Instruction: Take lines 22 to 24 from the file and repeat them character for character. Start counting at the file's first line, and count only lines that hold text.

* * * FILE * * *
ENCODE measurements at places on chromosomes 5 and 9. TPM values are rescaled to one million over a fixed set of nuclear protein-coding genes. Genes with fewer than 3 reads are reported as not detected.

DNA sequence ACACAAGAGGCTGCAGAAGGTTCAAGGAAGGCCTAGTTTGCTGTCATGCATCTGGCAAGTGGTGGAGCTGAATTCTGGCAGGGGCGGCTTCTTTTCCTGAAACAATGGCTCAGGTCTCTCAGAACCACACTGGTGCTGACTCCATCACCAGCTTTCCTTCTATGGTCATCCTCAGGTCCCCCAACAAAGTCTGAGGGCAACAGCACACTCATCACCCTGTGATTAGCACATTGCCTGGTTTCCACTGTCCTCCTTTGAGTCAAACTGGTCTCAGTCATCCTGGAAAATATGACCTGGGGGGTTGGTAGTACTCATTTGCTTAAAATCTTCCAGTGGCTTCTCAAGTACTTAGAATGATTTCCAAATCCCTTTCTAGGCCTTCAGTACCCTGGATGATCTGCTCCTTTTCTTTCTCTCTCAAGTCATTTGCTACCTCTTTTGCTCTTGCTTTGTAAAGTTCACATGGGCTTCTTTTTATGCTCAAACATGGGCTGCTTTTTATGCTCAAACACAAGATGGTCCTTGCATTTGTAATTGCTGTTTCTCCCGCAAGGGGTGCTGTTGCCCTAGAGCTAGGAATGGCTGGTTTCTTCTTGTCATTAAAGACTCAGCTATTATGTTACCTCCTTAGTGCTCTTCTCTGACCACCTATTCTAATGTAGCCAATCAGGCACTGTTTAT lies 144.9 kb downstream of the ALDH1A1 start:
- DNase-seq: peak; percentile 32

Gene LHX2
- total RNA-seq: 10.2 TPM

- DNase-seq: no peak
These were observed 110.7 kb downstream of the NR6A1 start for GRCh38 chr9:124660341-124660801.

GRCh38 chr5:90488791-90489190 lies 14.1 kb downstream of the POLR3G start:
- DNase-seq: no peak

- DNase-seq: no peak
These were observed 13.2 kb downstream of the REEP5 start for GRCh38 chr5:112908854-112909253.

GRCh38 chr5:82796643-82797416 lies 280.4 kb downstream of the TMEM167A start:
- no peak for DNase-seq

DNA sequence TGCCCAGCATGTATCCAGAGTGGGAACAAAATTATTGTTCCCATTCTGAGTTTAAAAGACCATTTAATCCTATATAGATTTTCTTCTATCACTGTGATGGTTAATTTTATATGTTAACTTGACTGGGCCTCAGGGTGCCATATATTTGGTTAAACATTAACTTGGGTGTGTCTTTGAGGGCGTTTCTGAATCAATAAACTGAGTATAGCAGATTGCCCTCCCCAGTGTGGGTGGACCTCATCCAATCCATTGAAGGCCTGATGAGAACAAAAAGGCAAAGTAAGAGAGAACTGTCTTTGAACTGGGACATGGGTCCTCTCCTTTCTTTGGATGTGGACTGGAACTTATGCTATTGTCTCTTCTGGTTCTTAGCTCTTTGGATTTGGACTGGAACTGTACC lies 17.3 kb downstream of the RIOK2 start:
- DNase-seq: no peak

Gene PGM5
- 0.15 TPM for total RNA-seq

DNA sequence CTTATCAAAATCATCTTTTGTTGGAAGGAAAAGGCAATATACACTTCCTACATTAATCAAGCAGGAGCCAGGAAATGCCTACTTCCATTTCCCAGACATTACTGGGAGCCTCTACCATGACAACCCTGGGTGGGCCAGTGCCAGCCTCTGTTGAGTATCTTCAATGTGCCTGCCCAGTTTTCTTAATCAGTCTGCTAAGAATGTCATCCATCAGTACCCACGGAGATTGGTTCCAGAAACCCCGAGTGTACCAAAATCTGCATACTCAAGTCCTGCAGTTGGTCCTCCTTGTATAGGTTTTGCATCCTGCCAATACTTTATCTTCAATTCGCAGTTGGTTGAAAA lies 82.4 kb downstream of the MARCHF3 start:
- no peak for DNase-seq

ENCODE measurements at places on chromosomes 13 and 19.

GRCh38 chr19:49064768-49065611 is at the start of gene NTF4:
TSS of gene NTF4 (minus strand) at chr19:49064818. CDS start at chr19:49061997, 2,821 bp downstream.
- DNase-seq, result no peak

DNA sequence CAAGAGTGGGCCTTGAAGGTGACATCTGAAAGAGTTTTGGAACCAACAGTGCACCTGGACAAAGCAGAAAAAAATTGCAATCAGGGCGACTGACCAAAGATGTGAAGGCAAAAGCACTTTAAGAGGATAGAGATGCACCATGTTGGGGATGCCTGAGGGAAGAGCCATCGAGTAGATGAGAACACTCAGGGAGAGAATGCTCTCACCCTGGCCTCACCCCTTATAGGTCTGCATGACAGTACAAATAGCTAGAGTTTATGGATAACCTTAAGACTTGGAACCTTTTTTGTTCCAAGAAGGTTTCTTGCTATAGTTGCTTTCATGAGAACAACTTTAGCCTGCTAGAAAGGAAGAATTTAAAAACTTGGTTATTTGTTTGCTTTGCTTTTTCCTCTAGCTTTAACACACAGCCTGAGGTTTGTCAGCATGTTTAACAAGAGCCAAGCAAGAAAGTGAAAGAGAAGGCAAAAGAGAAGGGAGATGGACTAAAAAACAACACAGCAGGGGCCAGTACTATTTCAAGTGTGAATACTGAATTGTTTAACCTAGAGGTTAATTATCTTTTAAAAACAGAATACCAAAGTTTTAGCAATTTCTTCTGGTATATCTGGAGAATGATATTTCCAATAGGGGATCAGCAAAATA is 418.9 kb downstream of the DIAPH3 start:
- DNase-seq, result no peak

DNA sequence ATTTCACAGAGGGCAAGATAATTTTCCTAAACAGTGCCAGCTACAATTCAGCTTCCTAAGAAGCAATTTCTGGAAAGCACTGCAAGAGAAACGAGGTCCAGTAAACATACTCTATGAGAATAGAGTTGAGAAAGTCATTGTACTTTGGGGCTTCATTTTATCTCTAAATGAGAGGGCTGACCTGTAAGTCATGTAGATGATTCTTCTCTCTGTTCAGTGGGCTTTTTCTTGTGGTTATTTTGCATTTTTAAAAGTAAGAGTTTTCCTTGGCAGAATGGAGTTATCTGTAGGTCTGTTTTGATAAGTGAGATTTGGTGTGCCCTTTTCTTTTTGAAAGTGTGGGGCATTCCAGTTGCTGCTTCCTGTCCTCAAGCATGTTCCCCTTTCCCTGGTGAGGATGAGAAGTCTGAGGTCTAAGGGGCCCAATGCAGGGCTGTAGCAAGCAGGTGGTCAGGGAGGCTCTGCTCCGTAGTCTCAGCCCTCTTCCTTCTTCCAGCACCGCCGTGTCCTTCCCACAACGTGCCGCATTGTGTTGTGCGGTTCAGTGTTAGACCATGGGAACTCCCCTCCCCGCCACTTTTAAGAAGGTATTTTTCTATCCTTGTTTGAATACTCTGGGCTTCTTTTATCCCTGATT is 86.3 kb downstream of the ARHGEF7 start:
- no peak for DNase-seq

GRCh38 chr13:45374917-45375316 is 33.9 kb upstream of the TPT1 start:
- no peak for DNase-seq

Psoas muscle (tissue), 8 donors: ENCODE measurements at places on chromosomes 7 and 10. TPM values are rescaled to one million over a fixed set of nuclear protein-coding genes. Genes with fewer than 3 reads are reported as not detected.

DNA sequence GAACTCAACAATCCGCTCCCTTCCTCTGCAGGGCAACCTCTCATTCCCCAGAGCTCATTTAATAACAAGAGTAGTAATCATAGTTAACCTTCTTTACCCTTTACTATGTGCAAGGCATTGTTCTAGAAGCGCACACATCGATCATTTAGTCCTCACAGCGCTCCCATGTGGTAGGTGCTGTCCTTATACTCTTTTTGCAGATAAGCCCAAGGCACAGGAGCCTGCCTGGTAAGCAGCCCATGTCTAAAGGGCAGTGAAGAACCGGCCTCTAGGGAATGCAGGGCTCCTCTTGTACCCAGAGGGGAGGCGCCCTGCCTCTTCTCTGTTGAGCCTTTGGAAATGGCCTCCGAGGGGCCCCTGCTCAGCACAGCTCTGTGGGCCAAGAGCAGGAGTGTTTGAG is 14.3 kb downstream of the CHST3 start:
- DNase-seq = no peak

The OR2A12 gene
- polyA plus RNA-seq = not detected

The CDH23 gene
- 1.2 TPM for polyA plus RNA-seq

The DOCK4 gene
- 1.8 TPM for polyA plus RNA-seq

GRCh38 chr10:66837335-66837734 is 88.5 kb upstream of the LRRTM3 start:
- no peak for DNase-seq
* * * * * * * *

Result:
TSS of gene NTF4 (minus strand) at chr19:49064818. CDS start at chr19:49061997, 2,821 bp downstream.
- DNase-seq, result no peak

DNA sequence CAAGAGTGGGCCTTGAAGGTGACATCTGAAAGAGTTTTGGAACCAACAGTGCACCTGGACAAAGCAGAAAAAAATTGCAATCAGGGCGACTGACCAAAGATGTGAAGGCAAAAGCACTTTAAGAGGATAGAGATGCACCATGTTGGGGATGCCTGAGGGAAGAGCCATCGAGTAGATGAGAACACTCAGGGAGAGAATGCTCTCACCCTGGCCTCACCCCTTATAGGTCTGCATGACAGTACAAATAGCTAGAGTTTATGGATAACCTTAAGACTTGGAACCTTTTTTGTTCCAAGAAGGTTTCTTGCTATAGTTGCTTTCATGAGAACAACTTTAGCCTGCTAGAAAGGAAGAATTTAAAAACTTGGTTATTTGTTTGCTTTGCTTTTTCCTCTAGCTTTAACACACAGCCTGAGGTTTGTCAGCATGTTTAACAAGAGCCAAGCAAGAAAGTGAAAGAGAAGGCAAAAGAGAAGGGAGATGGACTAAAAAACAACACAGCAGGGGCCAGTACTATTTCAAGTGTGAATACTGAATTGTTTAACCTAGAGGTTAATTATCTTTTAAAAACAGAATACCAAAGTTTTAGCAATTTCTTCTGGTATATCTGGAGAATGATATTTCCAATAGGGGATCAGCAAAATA is 418.9 kb downstream of the DIAPH3 start: